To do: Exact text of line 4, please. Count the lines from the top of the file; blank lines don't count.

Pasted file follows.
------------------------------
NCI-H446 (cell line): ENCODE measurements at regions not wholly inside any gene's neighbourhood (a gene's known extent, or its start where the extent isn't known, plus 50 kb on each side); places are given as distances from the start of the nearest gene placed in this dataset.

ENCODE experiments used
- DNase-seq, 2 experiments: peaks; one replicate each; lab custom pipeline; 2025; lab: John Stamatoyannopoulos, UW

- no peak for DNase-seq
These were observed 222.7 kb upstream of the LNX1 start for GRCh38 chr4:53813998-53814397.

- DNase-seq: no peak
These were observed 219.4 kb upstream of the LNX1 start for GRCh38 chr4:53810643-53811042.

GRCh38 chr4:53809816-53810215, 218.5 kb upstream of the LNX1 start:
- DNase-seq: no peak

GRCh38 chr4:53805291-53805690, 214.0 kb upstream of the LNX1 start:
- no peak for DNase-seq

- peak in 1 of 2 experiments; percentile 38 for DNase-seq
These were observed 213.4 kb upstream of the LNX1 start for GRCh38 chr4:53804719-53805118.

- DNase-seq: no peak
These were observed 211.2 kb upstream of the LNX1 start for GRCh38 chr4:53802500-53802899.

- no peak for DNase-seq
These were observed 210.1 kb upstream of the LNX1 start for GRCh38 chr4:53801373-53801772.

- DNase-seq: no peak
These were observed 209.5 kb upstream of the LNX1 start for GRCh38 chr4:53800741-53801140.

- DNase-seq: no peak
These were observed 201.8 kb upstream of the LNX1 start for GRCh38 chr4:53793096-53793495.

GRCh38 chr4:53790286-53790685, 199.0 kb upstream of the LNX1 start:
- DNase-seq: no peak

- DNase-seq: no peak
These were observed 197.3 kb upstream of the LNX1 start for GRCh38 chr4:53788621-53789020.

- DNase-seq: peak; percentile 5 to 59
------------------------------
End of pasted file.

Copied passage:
- no peak for DNase-seq